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Bassist Jeff Campbell's A Declaration of Optimism's underlying theme of positivity is channeled into an engaging trio recording. An associate professor of jazz studies and contemporary media at the Eastman School of Music, Campbell divides his many duties between family, teaching, and performances with notables across the globe.
When a good thing works, it's best to stick with it. Campbell reenlists two first callers and assured leadersdrummer John Hollenbeck
, who both appeared on the bassist's 2003 release West End Avenue (Musique Cambeaux). The trio's synergy is still intact as the nine compositions will attest improvisational music rooted in but not confined to jazz, allowing the musicians to express themselves but breathe as one. Freedom is balanced by engaging melodies that commence with the spellbinding title track; Hollenbeck's helicopter-like percussion maneuvers juxtaposed against Wojciechowski's gentle intonations and Campbell's robust acoustic bass.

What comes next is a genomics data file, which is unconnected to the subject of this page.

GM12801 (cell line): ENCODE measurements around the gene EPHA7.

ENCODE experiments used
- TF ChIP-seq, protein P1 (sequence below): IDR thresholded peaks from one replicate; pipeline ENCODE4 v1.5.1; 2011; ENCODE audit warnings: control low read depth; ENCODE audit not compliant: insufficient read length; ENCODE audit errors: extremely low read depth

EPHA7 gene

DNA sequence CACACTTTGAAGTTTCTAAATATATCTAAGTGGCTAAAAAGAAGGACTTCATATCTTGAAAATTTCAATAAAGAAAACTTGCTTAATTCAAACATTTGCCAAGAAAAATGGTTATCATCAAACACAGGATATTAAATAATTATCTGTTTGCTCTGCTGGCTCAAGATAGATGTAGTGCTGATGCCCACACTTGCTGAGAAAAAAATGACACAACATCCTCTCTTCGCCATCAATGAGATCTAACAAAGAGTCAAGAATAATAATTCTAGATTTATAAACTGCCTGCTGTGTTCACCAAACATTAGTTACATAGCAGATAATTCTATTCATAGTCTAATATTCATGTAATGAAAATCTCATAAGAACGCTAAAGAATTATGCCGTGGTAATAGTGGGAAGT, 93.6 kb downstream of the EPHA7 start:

A reflective and pastoral melody paves the way in "Gregorian" but a certain hip swagger also makes an appeal on "Duplicity" through a slightly funky swing tempo. On this number, written by Wojciechowski, his tenor carves out the groove and then Campbell steps to the fore. With his sinewy declaration, he navigates the tempo like a captain at the helm of a ship.
"The Question Is," answered in a conversational tone, the aesthetic colored in ambiancebrush on cymbal, sensuous horn, and reverberating bass. A blues authenticates itself in "Wabash III," a John Scofield
tune; Campbell's bass walks, talks, and leads the others. "South of Las Vegas" has a touch of the surreal, mixing both lighter and darker themes. The recording concludes with the blues party "Hoot Gibson," dedicated to Campbell's son and the late jazz bassist Dennis Irwin